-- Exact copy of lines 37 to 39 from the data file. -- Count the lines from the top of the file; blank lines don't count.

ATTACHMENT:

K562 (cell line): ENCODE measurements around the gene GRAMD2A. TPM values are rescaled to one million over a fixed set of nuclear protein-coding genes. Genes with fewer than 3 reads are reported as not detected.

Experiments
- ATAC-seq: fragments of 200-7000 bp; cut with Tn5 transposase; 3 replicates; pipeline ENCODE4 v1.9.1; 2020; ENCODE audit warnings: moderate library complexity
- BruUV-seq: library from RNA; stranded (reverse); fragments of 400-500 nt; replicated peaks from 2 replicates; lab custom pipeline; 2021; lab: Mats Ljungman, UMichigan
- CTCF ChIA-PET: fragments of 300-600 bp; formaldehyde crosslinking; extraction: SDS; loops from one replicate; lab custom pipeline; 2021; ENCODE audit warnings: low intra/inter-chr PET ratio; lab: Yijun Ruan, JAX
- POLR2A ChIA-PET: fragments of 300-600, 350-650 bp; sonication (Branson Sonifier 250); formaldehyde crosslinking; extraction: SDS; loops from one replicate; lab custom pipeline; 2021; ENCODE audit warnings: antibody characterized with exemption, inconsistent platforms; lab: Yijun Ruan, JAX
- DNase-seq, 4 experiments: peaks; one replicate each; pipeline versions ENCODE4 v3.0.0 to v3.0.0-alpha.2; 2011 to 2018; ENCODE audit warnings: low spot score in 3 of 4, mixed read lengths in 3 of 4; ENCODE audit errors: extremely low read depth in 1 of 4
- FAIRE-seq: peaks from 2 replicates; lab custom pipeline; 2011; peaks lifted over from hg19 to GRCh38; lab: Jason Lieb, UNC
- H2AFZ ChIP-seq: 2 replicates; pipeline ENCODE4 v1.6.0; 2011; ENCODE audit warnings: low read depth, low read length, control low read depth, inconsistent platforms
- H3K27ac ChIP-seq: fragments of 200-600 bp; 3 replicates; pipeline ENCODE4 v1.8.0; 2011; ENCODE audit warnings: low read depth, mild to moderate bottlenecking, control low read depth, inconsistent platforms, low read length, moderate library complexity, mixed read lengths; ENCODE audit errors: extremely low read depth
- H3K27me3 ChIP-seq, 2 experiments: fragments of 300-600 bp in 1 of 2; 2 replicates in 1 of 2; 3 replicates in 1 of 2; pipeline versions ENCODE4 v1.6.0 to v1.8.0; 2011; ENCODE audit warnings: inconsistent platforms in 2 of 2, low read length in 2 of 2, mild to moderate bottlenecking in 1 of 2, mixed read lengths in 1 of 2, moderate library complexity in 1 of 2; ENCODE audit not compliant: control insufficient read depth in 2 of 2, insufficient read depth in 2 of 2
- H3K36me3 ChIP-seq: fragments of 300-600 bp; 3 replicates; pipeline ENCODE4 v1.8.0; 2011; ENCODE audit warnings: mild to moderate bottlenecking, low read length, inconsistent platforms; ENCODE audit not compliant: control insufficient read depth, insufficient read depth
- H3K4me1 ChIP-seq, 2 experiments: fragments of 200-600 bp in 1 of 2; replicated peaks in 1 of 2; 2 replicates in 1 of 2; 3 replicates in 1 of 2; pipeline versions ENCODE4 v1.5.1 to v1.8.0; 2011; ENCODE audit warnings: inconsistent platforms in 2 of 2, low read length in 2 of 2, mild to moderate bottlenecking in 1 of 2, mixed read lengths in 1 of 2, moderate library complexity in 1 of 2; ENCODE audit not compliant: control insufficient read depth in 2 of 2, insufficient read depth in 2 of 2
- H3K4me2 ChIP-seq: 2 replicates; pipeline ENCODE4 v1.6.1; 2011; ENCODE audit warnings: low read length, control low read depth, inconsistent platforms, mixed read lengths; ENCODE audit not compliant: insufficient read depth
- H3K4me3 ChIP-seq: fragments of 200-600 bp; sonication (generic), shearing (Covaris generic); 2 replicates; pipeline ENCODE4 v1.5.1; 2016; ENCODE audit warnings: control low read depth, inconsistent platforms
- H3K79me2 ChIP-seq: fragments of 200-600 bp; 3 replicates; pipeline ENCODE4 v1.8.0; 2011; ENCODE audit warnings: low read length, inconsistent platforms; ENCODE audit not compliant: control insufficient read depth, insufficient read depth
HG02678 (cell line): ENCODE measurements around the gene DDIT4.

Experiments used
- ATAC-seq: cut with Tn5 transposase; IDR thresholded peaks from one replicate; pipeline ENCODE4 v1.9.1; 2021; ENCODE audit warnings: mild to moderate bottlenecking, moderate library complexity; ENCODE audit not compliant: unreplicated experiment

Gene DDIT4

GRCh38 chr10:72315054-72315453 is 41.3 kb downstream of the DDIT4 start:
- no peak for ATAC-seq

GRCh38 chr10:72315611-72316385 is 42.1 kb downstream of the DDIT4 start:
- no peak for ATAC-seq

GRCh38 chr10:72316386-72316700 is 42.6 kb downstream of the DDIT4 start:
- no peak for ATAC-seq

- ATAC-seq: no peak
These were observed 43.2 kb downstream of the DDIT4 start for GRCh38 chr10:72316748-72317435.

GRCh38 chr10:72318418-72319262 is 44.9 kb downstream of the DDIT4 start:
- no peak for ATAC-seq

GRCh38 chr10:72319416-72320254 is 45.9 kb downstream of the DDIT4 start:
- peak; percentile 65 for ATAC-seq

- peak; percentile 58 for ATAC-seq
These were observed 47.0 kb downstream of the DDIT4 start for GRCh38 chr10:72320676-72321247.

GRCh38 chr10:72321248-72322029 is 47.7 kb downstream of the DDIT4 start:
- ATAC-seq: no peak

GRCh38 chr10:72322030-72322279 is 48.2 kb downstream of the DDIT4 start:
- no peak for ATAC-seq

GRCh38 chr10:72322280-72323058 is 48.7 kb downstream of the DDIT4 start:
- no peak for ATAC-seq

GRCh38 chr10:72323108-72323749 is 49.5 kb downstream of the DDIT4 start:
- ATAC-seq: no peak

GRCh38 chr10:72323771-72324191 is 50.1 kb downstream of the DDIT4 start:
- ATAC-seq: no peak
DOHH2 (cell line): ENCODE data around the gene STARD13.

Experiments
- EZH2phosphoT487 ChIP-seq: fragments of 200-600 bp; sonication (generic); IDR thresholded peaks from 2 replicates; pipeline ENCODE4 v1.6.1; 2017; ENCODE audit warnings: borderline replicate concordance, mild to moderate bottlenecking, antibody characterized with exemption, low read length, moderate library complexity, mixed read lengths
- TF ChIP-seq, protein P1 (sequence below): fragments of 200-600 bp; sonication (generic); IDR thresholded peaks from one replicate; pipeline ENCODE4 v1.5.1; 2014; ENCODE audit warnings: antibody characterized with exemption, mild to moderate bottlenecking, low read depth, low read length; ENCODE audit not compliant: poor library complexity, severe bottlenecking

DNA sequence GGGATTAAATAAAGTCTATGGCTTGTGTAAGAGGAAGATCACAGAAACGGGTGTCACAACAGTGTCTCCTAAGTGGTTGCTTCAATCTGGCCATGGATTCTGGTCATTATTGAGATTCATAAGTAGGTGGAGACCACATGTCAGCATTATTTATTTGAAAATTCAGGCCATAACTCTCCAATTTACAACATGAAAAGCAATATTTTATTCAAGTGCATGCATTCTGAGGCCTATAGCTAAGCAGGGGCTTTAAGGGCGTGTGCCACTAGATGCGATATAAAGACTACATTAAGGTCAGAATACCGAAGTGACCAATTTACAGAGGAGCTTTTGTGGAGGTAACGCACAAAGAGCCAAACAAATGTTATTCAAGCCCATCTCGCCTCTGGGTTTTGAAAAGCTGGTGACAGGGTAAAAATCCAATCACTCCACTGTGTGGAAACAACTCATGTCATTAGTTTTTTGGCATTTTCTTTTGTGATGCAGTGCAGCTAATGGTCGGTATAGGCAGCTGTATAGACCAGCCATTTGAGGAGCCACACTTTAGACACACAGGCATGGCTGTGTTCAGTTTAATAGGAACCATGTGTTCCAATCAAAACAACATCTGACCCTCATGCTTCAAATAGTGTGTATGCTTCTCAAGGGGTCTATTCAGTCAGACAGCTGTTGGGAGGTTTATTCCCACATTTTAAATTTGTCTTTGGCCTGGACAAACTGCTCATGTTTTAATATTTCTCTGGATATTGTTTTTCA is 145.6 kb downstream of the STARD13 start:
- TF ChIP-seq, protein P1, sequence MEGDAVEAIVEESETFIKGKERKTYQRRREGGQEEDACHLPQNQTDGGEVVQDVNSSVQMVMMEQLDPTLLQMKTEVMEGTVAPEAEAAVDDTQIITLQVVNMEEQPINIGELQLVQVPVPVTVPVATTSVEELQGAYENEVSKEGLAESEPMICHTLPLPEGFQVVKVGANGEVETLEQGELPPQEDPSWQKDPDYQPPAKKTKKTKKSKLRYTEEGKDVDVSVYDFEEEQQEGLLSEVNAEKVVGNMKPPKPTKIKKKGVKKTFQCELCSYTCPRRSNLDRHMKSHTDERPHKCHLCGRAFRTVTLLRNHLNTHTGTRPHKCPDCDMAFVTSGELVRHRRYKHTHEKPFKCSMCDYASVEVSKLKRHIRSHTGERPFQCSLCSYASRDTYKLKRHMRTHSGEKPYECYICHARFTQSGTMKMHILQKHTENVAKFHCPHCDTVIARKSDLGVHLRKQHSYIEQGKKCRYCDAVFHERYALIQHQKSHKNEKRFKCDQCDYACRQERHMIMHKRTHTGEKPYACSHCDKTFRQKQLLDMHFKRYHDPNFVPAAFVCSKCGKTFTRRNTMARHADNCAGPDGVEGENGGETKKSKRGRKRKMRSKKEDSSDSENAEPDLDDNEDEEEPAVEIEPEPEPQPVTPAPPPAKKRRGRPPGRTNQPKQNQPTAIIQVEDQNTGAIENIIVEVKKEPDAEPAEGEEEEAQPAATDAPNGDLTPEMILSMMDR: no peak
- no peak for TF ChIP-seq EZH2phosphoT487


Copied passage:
GRCh38 chr10:72322030-72322279 is 48.2 kb downstream of the DDIT4 start:
- no peak for ATAC-seq

GRCh38 chr10:72322280-72323058 is 48.7 kb downstream of the DDIT4 start: